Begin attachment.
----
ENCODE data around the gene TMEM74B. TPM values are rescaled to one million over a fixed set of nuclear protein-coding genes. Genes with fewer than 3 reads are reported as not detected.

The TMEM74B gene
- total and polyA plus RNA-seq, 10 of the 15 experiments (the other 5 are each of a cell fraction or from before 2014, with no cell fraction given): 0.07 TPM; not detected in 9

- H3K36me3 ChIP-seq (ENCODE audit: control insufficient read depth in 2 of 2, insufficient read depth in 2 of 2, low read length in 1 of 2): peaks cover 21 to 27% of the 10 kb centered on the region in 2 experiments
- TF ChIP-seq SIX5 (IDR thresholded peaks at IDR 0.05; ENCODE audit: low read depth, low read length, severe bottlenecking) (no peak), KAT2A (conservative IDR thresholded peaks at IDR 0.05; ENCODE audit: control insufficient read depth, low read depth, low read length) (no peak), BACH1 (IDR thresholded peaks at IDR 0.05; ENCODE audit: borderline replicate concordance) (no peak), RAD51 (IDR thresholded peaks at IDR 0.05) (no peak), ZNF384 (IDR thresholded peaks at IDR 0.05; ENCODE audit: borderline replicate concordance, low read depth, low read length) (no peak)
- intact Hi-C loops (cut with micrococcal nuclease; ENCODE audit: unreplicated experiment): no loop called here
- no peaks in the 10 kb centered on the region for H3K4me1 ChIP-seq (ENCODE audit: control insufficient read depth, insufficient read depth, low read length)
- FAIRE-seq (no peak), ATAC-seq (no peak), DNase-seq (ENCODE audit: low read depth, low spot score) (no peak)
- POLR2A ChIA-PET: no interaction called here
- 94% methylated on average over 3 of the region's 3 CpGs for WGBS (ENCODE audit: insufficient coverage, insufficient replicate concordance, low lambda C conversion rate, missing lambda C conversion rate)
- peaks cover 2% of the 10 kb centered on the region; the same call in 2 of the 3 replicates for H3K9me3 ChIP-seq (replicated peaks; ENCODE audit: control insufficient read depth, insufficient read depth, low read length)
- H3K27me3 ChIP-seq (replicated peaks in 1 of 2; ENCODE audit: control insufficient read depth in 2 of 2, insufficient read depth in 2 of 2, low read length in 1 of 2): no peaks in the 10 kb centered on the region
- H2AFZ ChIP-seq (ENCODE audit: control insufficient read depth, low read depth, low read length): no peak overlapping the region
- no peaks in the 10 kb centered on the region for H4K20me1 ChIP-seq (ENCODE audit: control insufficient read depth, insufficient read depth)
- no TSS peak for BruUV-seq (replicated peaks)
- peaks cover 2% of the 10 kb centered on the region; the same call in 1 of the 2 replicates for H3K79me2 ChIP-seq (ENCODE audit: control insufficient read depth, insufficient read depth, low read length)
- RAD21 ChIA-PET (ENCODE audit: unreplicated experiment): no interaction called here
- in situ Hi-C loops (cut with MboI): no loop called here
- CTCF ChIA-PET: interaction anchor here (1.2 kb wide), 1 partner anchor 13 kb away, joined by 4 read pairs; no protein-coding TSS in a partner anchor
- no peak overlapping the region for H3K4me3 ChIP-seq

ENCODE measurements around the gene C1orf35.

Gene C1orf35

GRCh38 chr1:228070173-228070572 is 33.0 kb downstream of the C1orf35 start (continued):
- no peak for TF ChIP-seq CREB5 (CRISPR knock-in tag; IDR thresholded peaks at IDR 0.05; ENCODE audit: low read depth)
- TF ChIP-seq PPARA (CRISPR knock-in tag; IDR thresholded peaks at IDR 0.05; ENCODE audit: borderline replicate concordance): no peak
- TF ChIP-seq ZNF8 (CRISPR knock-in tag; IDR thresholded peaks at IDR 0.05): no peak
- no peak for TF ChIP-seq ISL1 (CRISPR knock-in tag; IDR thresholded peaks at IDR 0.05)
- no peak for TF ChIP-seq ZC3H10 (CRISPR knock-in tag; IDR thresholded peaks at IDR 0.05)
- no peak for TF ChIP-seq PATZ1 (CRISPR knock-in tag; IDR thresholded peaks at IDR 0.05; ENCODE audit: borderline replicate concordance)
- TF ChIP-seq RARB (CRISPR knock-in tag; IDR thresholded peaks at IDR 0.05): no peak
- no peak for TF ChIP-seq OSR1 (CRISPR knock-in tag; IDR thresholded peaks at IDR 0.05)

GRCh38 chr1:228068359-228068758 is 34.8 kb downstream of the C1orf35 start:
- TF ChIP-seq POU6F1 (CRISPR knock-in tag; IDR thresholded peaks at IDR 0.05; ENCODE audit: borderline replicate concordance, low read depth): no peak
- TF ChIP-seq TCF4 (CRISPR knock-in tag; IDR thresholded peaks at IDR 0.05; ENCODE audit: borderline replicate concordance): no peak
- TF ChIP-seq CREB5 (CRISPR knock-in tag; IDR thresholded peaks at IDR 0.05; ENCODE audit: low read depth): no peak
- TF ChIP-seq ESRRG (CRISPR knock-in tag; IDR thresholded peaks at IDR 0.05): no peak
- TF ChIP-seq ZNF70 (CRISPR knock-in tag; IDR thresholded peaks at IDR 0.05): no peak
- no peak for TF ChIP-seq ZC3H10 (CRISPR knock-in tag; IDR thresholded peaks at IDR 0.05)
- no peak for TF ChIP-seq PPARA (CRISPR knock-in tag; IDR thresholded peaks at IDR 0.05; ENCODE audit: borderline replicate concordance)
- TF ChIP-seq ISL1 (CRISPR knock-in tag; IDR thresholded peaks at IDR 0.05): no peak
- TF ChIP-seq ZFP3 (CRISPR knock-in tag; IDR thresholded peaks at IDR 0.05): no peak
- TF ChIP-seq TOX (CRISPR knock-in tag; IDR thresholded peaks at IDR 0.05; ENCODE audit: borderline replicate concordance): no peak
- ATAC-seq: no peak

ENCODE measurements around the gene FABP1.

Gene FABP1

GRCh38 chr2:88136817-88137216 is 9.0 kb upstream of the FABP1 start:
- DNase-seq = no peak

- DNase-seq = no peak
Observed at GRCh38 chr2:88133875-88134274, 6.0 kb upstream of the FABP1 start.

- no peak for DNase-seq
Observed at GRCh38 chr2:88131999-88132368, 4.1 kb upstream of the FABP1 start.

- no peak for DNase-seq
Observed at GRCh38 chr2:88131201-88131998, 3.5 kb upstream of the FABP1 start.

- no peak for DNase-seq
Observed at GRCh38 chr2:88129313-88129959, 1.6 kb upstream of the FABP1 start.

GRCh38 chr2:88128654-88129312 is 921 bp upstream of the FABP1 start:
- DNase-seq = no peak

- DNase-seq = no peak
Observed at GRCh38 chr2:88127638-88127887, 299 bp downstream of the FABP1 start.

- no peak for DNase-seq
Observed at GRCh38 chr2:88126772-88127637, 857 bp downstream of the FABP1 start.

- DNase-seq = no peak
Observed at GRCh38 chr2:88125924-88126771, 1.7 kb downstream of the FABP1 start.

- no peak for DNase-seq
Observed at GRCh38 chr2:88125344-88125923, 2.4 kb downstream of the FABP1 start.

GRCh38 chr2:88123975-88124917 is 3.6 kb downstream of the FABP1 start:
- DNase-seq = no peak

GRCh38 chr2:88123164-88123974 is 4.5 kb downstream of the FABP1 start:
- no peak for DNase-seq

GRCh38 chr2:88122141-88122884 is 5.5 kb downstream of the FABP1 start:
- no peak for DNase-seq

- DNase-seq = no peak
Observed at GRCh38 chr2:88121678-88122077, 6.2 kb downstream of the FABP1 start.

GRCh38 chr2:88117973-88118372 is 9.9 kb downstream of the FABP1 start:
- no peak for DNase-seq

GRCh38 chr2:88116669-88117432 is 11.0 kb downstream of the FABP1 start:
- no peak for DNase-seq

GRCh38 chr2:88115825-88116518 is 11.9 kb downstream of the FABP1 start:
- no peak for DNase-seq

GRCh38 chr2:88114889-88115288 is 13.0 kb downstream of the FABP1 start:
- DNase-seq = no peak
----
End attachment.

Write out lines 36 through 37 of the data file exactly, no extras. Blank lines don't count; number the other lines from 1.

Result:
- TF ChIP-seq ESRRG (CRISPR knock-in tag; IDR thresholded peaks at IDR 0.05): no peak
- TF ChIP-seq ZNF70 (CRISPR knock-in tag; IDR thresholded peaks at IDR 0.05): no peak